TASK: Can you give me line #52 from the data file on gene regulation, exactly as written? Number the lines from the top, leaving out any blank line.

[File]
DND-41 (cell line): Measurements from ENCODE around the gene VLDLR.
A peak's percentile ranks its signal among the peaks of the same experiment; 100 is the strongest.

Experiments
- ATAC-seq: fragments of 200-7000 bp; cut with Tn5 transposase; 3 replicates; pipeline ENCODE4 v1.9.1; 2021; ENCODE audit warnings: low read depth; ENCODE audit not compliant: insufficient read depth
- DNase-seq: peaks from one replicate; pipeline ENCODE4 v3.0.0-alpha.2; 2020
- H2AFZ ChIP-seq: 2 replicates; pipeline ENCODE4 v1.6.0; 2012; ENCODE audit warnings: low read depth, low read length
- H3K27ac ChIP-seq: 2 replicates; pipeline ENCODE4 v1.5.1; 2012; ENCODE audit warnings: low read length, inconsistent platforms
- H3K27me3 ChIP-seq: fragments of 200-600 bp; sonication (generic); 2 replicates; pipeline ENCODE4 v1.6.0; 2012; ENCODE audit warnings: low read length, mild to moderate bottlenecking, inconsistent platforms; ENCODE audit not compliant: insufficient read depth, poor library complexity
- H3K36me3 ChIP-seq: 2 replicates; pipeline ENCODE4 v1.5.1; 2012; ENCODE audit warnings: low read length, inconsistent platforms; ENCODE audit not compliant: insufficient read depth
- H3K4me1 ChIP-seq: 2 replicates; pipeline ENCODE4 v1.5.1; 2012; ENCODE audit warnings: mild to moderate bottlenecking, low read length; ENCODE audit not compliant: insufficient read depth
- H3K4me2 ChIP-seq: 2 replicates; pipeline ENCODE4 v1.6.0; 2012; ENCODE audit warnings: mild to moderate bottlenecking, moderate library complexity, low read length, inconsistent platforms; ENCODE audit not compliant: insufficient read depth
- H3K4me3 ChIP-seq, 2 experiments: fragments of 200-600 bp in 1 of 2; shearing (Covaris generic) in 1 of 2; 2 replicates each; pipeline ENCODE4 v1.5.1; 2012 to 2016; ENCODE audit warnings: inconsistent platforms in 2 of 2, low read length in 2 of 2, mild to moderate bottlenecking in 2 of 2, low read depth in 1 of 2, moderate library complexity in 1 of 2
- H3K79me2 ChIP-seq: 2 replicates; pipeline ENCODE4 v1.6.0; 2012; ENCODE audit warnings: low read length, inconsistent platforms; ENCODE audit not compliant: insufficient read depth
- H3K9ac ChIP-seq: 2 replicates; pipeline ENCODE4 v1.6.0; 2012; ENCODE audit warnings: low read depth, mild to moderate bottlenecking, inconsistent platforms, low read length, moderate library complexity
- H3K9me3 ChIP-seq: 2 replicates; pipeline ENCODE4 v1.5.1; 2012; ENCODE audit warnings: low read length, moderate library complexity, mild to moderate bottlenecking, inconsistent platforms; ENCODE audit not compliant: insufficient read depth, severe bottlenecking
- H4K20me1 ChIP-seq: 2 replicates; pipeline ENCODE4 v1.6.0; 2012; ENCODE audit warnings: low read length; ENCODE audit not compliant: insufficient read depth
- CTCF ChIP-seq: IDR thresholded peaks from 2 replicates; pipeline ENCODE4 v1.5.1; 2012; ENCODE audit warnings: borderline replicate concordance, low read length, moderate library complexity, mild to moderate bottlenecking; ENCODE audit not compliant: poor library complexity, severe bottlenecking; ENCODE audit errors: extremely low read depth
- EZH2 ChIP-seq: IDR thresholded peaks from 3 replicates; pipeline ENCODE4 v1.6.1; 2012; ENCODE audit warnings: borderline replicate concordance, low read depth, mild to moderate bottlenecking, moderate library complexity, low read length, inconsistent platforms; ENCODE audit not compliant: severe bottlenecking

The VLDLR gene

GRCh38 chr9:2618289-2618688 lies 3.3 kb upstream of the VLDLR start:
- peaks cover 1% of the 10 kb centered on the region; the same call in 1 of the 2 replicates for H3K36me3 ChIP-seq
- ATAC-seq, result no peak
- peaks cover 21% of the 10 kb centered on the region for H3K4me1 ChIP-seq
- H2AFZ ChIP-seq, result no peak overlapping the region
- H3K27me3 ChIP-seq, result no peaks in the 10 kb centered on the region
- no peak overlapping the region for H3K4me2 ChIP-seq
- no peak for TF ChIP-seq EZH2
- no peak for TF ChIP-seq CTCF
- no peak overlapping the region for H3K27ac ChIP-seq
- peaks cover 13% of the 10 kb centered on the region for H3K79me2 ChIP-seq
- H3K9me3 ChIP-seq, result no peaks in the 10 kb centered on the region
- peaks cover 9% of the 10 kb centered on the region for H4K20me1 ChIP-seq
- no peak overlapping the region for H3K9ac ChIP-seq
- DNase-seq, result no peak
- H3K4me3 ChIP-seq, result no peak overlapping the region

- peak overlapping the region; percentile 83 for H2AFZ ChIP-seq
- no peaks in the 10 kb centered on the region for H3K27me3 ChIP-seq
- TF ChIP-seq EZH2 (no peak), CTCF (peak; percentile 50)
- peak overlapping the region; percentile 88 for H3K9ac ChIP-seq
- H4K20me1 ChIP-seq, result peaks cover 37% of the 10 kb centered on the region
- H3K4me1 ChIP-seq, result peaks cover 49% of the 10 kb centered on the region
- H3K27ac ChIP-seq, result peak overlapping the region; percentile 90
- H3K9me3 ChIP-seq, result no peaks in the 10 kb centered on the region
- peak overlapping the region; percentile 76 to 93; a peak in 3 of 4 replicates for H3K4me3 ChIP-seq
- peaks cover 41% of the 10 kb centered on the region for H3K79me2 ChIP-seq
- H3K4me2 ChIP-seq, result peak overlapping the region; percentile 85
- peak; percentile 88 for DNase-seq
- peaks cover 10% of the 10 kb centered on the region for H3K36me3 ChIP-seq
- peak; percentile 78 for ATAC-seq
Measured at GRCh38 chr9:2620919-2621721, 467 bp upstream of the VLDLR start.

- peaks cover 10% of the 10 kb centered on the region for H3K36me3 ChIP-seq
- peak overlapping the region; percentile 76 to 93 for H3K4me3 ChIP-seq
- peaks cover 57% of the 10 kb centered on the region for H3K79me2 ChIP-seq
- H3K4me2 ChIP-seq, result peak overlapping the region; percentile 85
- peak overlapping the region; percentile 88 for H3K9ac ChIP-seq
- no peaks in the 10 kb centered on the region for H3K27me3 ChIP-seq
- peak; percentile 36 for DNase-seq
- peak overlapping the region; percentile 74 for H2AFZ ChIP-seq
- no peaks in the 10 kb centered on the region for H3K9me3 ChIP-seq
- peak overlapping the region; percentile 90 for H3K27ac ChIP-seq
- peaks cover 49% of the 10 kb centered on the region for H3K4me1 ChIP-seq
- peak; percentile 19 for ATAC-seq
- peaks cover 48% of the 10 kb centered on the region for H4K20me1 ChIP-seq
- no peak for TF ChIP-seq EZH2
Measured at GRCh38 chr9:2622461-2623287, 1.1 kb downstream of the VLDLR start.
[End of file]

- peak overlapping the region; percentile 76 to 93 for H3K4me3 ChIP-seq